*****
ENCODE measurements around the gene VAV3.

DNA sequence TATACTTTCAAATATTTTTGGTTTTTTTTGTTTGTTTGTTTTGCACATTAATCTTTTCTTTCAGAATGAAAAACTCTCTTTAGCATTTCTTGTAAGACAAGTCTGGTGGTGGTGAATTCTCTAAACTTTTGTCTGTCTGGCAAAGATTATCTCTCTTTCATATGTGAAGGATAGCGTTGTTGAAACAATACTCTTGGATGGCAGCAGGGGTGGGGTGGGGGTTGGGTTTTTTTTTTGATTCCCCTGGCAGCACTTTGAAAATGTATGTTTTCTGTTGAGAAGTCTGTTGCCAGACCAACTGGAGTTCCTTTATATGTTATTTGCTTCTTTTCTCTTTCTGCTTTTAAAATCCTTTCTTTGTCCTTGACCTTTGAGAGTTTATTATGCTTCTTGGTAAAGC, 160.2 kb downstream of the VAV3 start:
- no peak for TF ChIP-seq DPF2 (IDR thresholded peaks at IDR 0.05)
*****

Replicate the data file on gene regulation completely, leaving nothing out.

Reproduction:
ENCODE measurements around the gene VAV3.

DNA sequence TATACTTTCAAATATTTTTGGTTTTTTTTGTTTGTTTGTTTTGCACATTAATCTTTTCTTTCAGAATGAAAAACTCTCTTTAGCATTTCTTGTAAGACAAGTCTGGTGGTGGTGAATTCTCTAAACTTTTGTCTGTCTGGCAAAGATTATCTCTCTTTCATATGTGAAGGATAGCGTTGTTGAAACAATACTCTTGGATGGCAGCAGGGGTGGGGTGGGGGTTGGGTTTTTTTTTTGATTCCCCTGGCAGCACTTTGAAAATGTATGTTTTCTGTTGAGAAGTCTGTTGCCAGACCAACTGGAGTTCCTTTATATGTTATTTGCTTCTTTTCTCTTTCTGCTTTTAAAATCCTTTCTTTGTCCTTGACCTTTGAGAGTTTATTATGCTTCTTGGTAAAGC, 160.2 kb downstream of the VAV3 start:
- no peak for TF ChIP-seq DPF2 (IDR thresholded peaks at IDR 0.05)